The 8 Top Bookkeeping Mistakes Made By Small Businesses

A detailed and updated bookkeeping process is crucial for the success of any business. No matter what type of business you run, you should have a thorough understanding of the best bookkeeping tips. It will ensure that the finances of your business remain controllable – now and in the future.

Unfortunately, many small business owners mess up at bookkeeping. To them, it seems like a simple enough task. However, one small mistake in managing the finances can cripple the entire foundation of your business. It may even lead it towards insolvency. To avoid the same fate happening to your business, it is important that you avoid the most common bookkeeping mistakes.

What are they?

Let’s find out!

1. Not Keeping Records

Many small business expenses don’t make it to the record books. And truthfully it doesn’t seem like a big deal to note down the couple of dollars you spend on meals and stationary. However, these small transactions can become a large sum if ignored continuously.

Moreover, you wouldn’t want the government to trouble you regarding claimed expenses. Having a record of every dollar spent will help you give evidence to justify your expenses.

Make it a habit of recording your expenses as they arise. The best way to maintain expenditure records is to keep a box or folder to stash receipts. This way you will have a record in hand to keep track of your cash flow. There are also plenty of digital accounting apps that let you take pictures of such receipts. These apps also help to organize your small business finances accordingly.

2. Mixing Personal and Professional Finances

Since many small business owners handle the books independently, they often combine their personal and business finances. However, this is a big ‘no-no’ and can make the accounts very confusing. Combining both the accounts will also prohibit you from clearly seeing how your business is performing and what is the actual operating cost of your startup.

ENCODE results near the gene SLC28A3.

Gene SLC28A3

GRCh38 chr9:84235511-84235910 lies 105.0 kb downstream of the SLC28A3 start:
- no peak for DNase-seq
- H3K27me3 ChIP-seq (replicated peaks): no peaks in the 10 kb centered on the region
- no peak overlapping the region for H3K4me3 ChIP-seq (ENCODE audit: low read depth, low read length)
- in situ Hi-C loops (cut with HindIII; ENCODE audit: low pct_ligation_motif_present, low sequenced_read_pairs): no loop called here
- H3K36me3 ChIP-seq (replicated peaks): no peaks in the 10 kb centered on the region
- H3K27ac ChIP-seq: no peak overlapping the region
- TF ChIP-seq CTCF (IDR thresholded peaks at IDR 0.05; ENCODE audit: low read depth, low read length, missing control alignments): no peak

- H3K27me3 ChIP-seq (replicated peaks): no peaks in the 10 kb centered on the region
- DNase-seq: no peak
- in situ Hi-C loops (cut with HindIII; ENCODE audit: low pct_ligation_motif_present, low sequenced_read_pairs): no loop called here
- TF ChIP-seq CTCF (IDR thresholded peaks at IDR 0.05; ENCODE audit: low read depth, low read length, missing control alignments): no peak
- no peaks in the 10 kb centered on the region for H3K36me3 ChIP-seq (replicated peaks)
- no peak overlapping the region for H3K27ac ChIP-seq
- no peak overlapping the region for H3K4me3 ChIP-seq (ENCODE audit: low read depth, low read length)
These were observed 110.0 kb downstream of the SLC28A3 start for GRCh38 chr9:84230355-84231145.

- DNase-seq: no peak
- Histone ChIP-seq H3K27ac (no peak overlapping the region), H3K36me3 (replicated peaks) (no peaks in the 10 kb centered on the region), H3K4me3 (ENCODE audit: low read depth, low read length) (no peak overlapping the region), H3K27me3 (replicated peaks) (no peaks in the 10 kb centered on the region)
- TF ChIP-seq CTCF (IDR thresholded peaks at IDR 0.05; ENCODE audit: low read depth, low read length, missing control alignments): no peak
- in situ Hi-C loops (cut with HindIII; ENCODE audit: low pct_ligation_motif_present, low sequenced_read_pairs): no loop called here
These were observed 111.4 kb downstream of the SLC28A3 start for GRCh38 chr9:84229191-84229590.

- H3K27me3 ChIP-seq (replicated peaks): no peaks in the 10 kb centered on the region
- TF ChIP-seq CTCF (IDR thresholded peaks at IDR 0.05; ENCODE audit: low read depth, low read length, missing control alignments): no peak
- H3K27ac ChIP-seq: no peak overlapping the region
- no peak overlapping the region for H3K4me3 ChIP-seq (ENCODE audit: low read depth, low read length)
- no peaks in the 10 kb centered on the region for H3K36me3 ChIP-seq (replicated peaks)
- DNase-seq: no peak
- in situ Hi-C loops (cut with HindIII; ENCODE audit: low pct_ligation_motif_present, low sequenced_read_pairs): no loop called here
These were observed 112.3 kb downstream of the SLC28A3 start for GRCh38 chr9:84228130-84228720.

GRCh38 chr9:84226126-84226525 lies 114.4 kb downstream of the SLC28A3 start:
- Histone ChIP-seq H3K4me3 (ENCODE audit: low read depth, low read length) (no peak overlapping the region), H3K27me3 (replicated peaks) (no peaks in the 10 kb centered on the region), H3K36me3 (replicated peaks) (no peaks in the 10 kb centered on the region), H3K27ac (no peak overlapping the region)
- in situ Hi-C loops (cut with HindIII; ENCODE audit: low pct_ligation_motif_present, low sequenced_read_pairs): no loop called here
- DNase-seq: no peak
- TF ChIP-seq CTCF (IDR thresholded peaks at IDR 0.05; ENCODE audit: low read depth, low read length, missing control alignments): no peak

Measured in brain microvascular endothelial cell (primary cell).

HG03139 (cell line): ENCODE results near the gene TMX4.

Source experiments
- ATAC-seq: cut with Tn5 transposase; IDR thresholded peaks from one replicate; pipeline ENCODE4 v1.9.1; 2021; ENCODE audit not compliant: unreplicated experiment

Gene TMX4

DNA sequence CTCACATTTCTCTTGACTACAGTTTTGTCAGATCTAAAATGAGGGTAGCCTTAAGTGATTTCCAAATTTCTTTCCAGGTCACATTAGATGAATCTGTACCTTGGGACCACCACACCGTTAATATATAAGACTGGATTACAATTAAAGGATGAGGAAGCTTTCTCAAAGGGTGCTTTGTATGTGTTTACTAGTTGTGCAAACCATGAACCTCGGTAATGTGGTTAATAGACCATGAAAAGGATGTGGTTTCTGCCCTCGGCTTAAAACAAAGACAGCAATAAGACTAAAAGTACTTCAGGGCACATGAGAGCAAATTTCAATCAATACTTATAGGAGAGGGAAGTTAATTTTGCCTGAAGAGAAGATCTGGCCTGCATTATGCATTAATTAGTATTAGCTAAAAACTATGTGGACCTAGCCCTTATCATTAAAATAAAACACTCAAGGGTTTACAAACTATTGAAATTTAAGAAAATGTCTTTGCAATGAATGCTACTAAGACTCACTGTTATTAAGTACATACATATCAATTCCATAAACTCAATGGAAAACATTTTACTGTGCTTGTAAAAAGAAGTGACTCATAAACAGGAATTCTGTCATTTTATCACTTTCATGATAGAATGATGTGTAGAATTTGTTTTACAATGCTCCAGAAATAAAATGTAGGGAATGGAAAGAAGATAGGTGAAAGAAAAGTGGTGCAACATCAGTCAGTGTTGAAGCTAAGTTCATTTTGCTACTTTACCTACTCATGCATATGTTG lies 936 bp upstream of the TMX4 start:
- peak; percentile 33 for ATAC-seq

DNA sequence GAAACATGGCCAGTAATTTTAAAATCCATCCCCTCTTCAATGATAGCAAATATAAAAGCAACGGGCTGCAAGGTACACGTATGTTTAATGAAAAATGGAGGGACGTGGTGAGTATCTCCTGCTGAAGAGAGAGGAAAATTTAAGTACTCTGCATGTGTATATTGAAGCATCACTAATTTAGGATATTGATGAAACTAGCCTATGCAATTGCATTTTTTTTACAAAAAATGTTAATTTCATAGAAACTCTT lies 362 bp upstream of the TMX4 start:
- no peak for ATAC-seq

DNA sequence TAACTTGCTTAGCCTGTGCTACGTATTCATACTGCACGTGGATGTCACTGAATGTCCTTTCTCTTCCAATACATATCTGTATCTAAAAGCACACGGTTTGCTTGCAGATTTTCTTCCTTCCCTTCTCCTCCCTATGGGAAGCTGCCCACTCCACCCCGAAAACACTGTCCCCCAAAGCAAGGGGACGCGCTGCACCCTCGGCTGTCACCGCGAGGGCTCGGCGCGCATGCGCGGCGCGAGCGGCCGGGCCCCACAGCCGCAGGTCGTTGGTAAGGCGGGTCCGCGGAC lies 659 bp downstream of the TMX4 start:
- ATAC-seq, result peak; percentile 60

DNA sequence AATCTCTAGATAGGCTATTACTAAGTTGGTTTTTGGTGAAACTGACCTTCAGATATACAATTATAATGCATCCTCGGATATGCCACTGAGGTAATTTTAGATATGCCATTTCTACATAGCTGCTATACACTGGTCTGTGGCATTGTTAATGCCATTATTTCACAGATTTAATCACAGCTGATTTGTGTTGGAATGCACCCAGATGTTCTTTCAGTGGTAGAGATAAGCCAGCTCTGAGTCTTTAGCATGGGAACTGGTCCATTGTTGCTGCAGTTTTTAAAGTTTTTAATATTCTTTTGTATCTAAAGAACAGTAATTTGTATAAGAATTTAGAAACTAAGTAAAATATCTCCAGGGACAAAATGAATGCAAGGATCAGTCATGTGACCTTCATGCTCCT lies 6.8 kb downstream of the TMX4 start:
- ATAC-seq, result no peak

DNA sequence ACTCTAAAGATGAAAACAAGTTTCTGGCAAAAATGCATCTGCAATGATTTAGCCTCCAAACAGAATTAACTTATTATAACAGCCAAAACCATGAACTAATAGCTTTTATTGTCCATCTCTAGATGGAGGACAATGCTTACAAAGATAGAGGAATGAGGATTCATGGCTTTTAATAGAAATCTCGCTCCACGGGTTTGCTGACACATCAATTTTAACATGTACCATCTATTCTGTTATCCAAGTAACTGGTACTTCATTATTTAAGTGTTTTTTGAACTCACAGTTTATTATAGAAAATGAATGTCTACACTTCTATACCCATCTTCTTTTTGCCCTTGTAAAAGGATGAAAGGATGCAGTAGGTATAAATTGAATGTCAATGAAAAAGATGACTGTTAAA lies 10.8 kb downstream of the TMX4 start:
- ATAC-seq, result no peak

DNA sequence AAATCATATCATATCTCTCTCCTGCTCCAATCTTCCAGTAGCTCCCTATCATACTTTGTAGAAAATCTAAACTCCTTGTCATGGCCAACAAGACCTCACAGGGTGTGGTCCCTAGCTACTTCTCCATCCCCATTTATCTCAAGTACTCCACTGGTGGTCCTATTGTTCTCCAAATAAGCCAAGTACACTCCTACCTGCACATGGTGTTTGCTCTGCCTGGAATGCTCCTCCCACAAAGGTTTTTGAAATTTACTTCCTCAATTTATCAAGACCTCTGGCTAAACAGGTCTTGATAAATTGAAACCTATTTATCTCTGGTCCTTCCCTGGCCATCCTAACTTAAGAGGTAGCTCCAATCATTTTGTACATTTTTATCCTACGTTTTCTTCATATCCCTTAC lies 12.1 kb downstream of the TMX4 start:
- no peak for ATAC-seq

The best remedy for this situation is to keep different records for your business and personal expenses. Bank accounts and record books should be kept completely separate to save yourself from the trouble of segregating them in the future.

3. Being Over Dependent on Software

In today’s digital era, it is necessary to keep all your business records in cloud storage. However, keeping hard records is also necessary. This is because tax authorities such as the IRS prefer to see proper documentation of records. So keeping appropriate hard copies of your financial records is vital.

In addition, technical glitches are a common occurrence in the digital world. In case of a fault, there is a good chance that you will not be able to access your data or even worse – lose it altogether. Moreover, you should not overlook cybersecurity risks.

To save your business records from technical problems, we suggest you create and maintain both – a hard copy and a digital backup of your complete data.

4. Misclassifying Employees

These days business operations are not limited to full-time, on-site employees. Now we also have part-time workers, consultants, and even freelancers working alongside the team. In this case, it becomes very difficult for the business owners to determine who is a staff member and who is not.

If you incorrectly classify your employees, it can lead to a lot of trouble including misfiling taxes and even penalties and lawsuits. To bypass the potential issues, it is best that you work closely together with your bookkeeper and work out the details. A competent bookkeeper will walk you through the differences between a 1099 and W2 employee to ensure that your business is compliant with the law.